A will can help avoid a lot of confusion and frustration after someone has died. However, simply having the document might not be enough to answer all questions. In some cases, a relative is left out of the will and they do not understand why.
It might have been done intentionally, or it could have been an oversight because the testator had a child or got married after executing their will. The law accounts for an omitted child or spouse. When creating or updating a will, it is imperative to understand the details about these laws and make sure that a person’s objectives are clear even if that means they meant to leave certain people out of their will.
What does the law say about omitted family members?
The law covers how a will is assessed if there is an omitted spouse or an omitted child. If the testator got married or entered a domestic partnership after their will was executed and was never updated, the spouse or partner is considered “omitted.” Despite that, they will still get a part of the estate unless it is made clear that leaving them out was done based on the testator’s desire.
There are rules to determine if the person is provided for as part of the estate plan. If they are identified in the document as the spouse or domestic partner, then they have the right to part of the estate. If the will mentions a future spouse or domestic partner in some way, this too is sufficient if they later get married or enter a domestic partnership.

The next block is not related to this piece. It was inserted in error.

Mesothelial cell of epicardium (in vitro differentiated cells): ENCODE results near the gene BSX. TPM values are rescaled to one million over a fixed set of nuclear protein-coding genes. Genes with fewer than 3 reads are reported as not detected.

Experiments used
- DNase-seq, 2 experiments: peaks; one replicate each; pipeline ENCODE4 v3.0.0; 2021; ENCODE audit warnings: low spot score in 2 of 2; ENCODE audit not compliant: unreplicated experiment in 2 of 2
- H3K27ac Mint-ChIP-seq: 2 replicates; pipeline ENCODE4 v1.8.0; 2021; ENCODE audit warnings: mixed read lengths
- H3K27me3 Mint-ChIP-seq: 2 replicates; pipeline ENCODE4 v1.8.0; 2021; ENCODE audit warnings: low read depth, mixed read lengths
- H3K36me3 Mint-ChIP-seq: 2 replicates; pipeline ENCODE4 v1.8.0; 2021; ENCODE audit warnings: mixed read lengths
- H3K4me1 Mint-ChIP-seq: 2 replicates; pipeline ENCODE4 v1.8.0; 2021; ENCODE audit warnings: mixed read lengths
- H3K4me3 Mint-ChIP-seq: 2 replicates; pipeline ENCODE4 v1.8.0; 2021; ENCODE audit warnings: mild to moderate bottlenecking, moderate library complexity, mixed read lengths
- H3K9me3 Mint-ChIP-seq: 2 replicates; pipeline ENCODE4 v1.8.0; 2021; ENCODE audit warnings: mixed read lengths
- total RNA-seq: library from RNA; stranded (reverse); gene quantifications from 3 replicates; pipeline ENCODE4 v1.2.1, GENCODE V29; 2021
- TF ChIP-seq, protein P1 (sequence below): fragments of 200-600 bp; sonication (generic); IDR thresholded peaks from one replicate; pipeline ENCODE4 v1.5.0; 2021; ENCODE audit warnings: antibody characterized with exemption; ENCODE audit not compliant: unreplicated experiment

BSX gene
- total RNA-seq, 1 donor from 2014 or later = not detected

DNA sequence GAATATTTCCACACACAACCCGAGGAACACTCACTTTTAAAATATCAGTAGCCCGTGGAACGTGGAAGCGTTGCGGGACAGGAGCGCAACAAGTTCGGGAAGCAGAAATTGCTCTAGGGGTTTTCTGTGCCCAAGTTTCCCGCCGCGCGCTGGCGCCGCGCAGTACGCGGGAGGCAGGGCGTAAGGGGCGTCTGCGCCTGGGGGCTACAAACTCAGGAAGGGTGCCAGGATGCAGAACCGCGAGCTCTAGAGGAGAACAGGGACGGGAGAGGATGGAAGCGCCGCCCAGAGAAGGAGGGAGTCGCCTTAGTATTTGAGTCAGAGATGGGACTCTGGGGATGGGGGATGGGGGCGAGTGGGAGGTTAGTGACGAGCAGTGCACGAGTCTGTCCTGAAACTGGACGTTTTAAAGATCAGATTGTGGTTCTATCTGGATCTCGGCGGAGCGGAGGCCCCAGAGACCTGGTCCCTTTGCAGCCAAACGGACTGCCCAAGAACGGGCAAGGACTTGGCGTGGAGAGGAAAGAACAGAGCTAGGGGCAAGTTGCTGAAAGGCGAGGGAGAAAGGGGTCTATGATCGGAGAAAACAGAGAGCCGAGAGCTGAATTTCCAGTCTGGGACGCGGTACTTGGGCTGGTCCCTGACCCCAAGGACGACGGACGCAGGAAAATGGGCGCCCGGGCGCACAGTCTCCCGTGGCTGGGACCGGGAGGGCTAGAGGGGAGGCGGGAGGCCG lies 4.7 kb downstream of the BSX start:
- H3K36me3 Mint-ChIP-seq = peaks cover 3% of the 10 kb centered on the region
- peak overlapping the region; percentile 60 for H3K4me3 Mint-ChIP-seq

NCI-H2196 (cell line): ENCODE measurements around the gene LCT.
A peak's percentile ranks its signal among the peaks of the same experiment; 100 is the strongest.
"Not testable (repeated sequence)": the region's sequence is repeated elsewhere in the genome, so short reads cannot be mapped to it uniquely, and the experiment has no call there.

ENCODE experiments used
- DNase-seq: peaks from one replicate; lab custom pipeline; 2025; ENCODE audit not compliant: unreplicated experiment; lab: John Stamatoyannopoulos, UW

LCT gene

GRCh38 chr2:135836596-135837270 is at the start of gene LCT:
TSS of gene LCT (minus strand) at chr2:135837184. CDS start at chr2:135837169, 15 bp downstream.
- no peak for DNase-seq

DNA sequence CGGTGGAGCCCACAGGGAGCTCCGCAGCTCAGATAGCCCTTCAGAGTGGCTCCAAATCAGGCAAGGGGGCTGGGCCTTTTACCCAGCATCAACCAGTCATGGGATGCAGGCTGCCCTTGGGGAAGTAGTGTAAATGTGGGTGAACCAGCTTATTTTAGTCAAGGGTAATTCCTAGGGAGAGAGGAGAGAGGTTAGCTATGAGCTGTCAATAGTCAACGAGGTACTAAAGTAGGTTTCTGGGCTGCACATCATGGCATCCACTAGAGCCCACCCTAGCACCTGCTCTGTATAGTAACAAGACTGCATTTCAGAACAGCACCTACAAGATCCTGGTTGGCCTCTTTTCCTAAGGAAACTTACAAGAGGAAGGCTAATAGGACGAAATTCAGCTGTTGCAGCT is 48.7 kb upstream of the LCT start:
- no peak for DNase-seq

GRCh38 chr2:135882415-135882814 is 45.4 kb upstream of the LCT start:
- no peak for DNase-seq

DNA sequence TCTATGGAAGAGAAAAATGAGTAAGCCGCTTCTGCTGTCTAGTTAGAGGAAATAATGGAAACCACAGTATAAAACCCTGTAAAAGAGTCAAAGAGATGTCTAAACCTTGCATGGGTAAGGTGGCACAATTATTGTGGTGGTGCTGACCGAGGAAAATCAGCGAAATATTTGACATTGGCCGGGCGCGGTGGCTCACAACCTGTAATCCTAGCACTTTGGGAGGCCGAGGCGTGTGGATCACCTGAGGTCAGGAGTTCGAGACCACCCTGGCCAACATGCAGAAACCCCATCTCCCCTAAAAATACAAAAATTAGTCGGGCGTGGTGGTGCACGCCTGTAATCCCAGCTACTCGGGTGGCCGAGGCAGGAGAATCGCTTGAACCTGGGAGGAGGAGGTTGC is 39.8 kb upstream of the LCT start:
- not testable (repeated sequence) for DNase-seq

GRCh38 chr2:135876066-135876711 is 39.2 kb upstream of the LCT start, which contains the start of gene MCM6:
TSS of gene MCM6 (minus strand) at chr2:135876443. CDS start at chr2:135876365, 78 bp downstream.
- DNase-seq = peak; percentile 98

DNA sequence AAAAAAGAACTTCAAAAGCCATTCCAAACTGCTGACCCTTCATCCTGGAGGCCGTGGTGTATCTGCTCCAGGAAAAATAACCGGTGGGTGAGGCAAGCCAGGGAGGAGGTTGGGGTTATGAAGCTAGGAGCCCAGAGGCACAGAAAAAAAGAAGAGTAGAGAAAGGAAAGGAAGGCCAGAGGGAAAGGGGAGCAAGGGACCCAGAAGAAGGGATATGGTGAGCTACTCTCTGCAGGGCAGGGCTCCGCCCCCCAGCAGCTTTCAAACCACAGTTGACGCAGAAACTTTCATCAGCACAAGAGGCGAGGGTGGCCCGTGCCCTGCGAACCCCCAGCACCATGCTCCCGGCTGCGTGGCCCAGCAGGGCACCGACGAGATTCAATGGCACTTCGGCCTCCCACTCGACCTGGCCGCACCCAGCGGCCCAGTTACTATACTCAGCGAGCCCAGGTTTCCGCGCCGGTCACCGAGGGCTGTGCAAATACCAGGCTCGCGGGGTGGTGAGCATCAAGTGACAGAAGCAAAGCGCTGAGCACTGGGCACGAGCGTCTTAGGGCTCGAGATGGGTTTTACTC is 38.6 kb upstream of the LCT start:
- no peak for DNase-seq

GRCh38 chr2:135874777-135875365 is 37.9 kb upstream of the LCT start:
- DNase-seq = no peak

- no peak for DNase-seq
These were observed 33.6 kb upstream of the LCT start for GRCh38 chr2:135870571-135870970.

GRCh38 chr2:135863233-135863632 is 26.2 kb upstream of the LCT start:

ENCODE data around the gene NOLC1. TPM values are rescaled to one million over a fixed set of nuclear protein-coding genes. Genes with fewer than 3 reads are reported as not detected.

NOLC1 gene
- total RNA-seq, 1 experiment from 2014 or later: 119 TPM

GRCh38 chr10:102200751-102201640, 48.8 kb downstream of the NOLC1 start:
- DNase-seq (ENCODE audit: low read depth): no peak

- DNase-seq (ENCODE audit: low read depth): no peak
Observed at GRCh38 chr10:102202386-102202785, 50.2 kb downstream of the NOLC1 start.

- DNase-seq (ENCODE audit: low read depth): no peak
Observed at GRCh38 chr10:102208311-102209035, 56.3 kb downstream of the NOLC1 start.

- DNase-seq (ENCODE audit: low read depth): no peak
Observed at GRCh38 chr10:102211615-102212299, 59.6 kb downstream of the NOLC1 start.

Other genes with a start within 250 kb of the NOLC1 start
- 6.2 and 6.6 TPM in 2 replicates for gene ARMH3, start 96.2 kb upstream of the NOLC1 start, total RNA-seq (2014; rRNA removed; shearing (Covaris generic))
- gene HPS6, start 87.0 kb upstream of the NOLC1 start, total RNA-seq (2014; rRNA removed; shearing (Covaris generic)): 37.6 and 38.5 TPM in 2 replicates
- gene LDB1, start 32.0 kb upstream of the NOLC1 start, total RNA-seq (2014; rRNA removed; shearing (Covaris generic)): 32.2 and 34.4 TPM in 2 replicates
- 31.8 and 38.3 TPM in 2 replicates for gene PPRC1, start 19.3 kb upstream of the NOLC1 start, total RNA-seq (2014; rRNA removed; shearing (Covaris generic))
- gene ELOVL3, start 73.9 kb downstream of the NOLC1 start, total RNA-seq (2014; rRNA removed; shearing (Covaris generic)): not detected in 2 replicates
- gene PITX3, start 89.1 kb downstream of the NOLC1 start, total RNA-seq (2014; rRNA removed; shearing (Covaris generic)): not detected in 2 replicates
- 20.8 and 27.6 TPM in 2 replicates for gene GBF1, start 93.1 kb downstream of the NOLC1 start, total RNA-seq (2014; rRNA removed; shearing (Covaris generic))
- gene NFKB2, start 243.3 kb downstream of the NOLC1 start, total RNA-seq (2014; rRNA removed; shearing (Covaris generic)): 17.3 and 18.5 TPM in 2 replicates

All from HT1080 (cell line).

The omitted spouse or domestic partner will get an equal amount of what they would have gotten had the testator died without a will. The court decides what it deems to have been the testator’s intent when it decides how to split their property and considers community property and quasi-community property.
With an omitted child who was born or adopted after the will’s execution, the basic tenets are the same as for a spouse or domestic partner. They still receive a portion of the estate even if they were not named unless it is clear the omission was done purposely.
These issues are not unusual. People might forget to update a will, they might die before they have a chance to update the will or they could intentionally leave a person out of their will.
Prepare for every eventuality with an estate plan
Even people who have been vigilant about having an estate plan in place can forget to update it. Others who want to omit people need to be fully clear about their intentions to avoid confusion and prevent any unnecessary will contests or other disputes.
Estate planning can cover every eventuality if it is written and executed according to the law. For those with substantial assets or people who are of lesser means but still have property they want to pass along, it is wise to have an estate plan. Knowing about the process and how to ensure that the will stands up to scrutiny is key from when it is written and if it needs to be updated.